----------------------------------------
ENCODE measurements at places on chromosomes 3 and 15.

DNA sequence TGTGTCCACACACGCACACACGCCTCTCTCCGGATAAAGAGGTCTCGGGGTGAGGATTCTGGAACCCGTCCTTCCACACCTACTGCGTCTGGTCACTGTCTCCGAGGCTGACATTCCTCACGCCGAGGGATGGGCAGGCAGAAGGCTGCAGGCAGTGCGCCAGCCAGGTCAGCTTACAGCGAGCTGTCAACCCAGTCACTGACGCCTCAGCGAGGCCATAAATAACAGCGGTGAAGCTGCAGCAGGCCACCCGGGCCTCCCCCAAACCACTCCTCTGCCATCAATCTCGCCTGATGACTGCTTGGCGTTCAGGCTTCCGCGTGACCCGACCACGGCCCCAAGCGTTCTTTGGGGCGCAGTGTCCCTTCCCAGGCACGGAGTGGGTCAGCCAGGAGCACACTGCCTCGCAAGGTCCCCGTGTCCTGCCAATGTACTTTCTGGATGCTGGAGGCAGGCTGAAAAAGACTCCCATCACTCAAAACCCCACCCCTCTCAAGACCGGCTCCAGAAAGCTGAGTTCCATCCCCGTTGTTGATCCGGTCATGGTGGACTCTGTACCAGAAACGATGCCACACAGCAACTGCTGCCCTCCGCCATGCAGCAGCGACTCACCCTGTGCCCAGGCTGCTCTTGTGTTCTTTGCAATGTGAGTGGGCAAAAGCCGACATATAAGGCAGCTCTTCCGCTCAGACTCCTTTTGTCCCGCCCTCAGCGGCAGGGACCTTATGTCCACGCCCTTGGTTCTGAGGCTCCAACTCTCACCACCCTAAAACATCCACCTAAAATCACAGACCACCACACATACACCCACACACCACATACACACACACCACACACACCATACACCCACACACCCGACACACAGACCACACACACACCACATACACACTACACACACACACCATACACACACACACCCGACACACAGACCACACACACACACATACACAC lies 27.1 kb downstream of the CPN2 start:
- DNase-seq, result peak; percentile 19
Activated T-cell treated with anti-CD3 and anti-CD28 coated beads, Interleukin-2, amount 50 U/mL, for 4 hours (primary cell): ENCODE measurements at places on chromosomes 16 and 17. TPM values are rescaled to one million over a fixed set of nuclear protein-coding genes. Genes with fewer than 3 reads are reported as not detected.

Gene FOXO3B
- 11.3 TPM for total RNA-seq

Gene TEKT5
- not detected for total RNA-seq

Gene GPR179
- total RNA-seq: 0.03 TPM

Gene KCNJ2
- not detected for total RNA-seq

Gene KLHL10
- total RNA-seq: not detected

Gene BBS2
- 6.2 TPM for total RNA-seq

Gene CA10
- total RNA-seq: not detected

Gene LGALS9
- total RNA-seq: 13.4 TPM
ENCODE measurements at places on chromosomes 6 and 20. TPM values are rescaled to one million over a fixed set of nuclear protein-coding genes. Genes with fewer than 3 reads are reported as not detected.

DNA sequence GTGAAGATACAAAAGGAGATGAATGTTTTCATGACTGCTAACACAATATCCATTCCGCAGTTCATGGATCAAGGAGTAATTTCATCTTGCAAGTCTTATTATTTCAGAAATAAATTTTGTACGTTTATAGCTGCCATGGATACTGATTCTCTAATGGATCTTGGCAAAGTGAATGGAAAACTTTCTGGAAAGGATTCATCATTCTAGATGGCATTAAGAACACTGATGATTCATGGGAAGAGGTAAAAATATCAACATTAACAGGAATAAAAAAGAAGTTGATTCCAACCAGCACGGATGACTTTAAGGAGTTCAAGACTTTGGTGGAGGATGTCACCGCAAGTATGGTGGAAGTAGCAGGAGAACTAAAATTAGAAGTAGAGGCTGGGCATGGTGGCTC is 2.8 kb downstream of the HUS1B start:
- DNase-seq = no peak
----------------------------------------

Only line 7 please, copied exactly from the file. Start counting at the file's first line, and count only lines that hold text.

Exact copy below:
Gene TEKT5